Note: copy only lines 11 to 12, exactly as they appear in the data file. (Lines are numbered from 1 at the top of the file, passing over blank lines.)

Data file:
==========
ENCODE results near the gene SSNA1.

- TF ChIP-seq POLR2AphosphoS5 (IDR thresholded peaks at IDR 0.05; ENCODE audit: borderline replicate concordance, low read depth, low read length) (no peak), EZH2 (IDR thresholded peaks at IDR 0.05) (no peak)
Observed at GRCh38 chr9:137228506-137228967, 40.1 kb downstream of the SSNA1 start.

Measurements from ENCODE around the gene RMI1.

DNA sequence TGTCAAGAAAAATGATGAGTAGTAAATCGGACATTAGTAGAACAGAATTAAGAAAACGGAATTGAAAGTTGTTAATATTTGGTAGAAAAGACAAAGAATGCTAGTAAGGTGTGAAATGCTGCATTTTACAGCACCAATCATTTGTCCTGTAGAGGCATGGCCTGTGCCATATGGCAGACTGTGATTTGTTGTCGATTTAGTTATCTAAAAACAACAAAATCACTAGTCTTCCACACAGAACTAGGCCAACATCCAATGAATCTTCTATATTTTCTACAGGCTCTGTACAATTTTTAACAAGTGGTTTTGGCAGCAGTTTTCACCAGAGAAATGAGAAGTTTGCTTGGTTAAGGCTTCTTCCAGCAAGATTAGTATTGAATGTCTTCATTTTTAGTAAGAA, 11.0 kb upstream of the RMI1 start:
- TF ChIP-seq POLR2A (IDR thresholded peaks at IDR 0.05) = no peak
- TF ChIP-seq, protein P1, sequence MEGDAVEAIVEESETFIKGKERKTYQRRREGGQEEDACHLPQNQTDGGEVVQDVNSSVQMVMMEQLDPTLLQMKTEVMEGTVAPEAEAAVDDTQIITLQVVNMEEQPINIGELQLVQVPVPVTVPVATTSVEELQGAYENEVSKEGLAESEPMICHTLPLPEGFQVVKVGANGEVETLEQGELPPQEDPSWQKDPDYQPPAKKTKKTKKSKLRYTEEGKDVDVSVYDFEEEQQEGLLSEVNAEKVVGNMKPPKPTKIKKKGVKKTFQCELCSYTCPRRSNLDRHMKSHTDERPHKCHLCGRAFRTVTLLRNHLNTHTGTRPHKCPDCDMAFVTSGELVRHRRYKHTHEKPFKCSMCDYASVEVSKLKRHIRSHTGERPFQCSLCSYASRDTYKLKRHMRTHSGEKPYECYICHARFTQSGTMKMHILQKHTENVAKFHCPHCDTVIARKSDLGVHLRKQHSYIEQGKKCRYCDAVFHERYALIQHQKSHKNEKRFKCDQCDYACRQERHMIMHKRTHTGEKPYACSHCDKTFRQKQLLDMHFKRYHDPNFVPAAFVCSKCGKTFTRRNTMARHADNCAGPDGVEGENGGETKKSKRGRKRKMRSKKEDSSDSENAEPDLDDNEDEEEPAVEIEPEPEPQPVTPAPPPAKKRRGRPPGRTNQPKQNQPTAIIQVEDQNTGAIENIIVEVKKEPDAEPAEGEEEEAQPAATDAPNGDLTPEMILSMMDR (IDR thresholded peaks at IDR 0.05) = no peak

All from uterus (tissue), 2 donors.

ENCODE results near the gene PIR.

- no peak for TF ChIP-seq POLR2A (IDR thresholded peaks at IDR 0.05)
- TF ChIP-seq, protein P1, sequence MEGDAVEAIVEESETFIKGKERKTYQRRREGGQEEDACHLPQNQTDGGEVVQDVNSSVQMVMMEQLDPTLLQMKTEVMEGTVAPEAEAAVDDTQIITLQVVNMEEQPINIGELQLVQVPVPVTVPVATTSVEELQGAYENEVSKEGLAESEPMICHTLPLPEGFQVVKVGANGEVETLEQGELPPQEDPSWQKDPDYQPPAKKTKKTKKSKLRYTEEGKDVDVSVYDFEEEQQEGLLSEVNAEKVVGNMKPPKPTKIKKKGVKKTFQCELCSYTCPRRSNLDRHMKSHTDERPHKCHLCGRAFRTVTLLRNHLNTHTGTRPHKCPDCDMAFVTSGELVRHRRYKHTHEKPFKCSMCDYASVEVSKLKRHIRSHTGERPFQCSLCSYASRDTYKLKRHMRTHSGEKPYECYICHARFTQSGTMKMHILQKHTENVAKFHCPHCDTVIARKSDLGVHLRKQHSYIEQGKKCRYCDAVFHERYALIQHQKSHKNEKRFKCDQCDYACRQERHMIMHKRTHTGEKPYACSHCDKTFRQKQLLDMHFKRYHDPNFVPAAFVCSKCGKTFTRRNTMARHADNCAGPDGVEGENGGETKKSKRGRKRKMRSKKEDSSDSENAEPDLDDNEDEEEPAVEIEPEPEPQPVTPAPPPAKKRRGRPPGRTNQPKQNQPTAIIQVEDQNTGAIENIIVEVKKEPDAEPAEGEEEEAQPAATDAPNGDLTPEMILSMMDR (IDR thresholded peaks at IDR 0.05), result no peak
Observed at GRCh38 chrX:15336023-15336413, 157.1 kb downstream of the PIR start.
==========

- TF ChIP-seq, protein P1, sequence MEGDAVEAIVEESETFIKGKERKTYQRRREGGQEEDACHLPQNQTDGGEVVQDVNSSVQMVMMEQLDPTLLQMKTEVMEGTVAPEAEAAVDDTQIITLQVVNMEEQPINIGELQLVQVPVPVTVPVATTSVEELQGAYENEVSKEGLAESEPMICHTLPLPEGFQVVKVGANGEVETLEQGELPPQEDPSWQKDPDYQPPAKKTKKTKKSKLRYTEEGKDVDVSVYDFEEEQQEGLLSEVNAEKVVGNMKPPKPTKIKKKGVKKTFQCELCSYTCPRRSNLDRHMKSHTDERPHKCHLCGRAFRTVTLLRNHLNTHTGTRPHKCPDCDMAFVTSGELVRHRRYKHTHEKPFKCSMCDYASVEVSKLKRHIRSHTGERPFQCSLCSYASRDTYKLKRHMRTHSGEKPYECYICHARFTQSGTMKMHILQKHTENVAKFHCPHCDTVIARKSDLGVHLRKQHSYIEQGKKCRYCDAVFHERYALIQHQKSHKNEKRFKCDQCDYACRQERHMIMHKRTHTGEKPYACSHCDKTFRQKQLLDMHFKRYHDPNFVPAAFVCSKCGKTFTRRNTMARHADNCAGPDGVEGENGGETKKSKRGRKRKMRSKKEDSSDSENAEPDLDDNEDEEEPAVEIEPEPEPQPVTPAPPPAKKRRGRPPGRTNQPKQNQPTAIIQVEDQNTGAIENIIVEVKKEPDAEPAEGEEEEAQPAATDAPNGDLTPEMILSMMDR (IDR thresholded peaks at IDR 0.05), result no peak
Observed at GRCh38 chrX:15336023-15336413, 157.1 kb downstream of the PIR start.